|January 27, 2017||[cresta-social-share]|
So, we’re on another horizon, and a new year stretches out before us, ripe with potential. Here at Wetpaint, we’ve found that half of the fun in contemplating the arrival of a new year is in trying to figure out how to tap into the opportunities it promises to deliver.
Of course, in order to figure out how to make use of those opportunities, it helps to identify them first.
As we’re sure is the case in many businesses, across many fields, the Wetpaint team took some time towards the end of 2016 to consider what coming and ongoing trends would shape our industry in 2017 – all the better to adapt, evolve and ensure that we remain at the cutting-edge frontier of marketing and advertising best practices.
Presented are the trends that we predict will form that frontier here in 2017.
Between 2013 and 2015, the internet saw a 360% increase in video views, and while the numbers aren’t yet in for exactly how 2016 compares to the year before it, those in the know at Cisco predict that by 2020 video will drive more than 80% of all online consumer traffic.
The point is that if you’re hoping for anything other than the continued exponential boom of video in digital marketing, 2017 is unlikely to have good news for you. With online giants like Facebook having jumped onto the video bandwagon and attempting to eat into Youtube’s piece of this particular pie, all signs point toward video dominating content marketing for the foreseeable future.
For those who don’t know, showrooming is the consumer practice of visiting a brick-and-mortar store to browse the prices of their products before going home, jumping online, and ordering those same products from somewhere cheaper.
Webrooming is the inverse manifestation of this shopping habit, whereby consumers browse prices online before going into a physical store to make their final evaluation of a product and then committing to an actual purchase.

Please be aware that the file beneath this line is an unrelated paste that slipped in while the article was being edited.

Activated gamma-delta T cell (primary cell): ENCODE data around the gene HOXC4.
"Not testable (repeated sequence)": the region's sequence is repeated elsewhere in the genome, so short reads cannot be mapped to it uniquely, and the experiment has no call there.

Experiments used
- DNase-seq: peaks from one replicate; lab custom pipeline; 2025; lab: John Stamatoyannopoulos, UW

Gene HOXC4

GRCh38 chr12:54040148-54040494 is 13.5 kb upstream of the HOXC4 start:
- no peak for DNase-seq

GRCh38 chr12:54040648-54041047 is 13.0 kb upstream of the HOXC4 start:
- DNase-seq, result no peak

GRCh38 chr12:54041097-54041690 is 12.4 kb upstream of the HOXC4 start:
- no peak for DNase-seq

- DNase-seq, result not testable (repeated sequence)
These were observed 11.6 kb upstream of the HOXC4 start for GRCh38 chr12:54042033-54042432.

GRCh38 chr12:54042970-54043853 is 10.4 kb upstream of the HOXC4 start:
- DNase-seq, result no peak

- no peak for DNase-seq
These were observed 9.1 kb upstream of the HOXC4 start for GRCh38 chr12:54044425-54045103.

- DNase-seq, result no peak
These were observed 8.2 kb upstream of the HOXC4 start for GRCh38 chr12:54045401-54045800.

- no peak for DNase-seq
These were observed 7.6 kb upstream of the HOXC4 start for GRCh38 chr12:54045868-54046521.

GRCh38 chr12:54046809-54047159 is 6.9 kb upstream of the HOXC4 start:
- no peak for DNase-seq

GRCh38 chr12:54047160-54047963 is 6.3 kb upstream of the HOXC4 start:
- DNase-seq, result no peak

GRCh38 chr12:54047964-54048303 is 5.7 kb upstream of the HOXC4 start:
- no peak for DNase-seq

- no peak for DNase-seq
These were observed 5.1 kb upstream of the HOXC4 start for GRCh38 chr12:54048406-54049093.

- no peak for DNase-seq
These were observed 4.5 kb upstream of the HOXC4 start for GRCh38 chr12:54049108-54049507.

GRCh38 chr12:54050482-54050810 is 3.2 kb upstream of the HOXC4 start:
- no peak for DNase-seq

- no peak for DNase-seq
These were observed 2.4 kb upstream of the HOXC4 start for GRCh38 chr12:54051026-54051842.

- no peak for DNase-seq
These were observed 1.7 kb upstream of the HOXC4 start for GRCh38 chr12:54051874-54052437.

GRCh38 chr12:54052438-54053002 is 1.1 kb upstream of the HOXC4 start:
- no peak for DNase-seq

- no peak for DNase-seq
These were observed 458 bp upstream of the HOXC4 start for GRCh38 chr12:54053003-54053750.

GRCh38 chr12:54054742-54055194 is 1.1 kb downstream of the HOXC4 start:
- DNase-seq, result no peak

It’s a trend that’s already taken off in more developed markets, such as the United States where studies have revealed that 69% of people webroom.
In South Africa, where consumers are currently more digitally savvy than many of the retailers that cater to them, the opportunity is ripe to take advantage of the inevitable growth of this trend.
The ubiquity of smart phones is near absolute as the convenience of mobile technology spreads internet access far beyond the constraints of yesterday and puts connectivity into the hands of almost everyone.
As this connectedness increases, so too will the uses towards which the relevant tech is put.
With innovations like Apple Pay making strong headway and threatening to eventually render traditional cashiers obsolete in the US and the UK, we’re going to start seeing the option to pay for products and services via smartphones becoming not just more common, but possibly even a standard consumer expectation.
While South Africa tends to lag behind the first world, it behoves the wise business to investigate mobile payment platforms and be prepared to cater to what could possibly become a standard retail requirement.
Data has got to be considered the bread-and-butter of the modern marketer’s world. Without it, we’re just scrabbling for scraps in a room with no lights.